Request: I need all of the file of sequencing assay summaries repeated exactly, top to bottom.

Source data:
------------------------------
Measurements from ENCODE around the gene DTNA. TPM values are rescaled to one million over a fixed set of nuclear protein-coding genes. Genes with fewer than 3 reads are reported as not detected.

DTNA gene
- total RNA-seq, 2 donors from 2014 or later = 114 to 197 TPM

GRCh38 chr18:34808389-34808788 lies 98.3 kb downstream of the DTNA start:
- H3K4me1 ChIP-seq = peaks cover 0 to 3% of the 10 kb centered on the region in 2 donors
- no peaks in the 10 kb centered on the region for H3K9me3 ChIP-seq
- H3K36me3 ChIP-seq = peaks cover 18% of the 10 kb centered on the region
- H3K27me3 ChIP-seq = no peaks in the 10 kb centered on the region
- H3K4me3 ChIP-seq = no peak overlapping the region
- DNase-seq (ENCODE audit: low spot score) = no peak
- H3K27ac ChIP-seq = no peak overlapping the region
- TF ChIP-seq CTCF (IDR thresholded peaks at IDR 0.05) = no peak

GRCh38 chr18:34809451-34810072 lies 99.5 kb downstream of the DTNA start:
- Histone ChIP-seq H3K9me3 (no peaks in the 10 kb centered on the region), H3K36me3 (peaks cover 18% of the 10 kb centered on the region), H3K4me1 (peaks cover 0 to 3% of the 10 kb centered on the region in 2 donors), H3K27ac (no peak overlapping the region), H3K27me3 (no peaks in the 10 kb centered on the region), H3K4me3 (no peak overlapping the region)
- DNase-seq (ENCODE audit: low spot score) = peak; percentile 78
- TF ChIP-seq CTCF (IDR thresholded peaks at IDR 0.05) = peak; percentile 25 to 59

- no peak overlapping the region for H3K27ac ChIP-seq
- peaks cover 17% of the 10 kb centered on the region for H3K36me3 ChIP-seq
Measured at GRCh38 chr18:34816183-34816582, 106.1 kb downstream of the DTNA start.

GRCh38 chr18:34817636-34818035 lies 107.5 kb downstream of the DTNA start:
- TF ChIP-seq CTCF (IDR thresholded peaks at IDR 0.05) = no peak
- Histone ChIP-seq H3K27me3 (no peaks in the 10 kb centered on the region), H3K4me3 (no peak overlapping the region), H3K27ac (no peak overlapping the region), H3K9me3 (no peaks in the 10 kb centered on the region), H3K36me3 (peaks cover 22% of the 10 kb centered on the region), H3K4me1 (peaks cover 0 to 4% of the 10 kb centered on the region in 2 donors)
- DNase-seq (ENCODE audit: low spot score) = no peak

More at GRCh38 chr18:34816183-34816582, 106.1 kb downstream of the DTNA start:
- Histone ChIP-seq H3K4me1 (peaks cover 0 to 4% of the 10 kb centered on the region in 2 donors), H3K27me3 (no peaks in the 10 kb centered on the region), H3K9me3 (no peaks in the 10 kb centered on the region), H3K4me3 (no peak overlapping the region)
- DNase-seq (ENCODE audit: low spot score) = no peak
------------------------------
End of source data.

Measurements from ENCODE around the gene DTNA. TPM values are rescaled to one million over a fixed set of nuclear protein-coding genes. Genes with fewer than 3 reads are reported as not detected.

DTNA gene
- total RNA-seq, 2 donors from 2014 or later = 114 to 197 TPM

GRCh38 chr18:34808389-34808788 lies 98.3 kb downstream of the DTNA start:
- H3K4me1 ChIP-seq = peaks cover 0 to 3% of the 10 kb centered on the region in 2 donors
- no peaks in the 10 kb centered on the region for H3K9me3 ChIP-seq
- H3K36me3 ChIP-seq = peaks cover 18% of the 10 kb centered on the region
- H3K27me3 ChIP-seq = no peaks in the 10 kb centered on the region
- H3K4me3 ChIP-seq = no peak overlapping the region
- DNase-seq (ENCODE audit: low spot score) = no peak
- H3K27ac ChIP-seq = no peak overlapping the region
- TF ChIP-seq CTCF (IDR thresholded peaks at IDR 0.05) = no peak

GRCh38 chr18:34809451-34810072 lies 99.5 kb downstream of the DTNA start:
- Histone ChIP-seq H3K9me3 (no peaks in the 10 kb centered on the region), H3K36me3 (peaks cover 18% of the 10 kb centered on the region), H3K4me1 (peaks cover 0 to 3% of the 10 kb centered on the region in 2 donors), H3K27ac (no peak overlapping the region), H3K27me3 (no peaks in the 10 kb centered on the region), H3K4me3 (no peak overlapping the region)
- DNase-seq (ENCODE audit: low spot score) = peak; percentile 78
- TF ChIP-seq CTCF (IDR thresholded peaks at IDR 0.05) = peak; percentile 25 to 59

- no peak overlapping the region for H3K27ac ChIP-seq
- peaks cover 17% of the 10 kb centered on the region for H3K36me3 ChIP-seq
Measured at GRCh38 chr18:34816183-34816582, 106.1 kb downstream of the DTNA start.

GRCh38 chr18:34817636-34818035 lies 107.5 kb downstream of the DTNA start:
- TF ChIP-seq CTCF (IDR thresholded peaks at IDR 0.05) = no peak
- Histone ChIP-seq H3K27me3 (no peaks in the 10 kb centered on the region), H3K4me3 (no peak overlapping the region), H3K27ac (no peak overlapping the region), H3K9me3 (no peaks in the 10 kb centered on the region), H3K36me3 (peaks cover 22% of the 10 kb centered on the region), H3K4me1 (peaks cover 0 to 4% of the 10 kb centered on the region in 2 donors)
- DNase-seq (ENCODE audit: low spot score) = no peak

More at GRCh38 chr18:34816183-34816582, 106.1 kb downstream of the DTNA start:
- Histone ChIP-seq H3K4me1 (peaks cover 0 to 4% of the 10 kb centered on the region in 2 donors), H3K27me3 (no peaks in the 10 kb centered on the region), H3K9me3 (no peaks in the 10 kb centered on the region), H3K4me3 (no peak overlapping the region)
- DNase-seq (ENCODE audit: low spot score) = no peak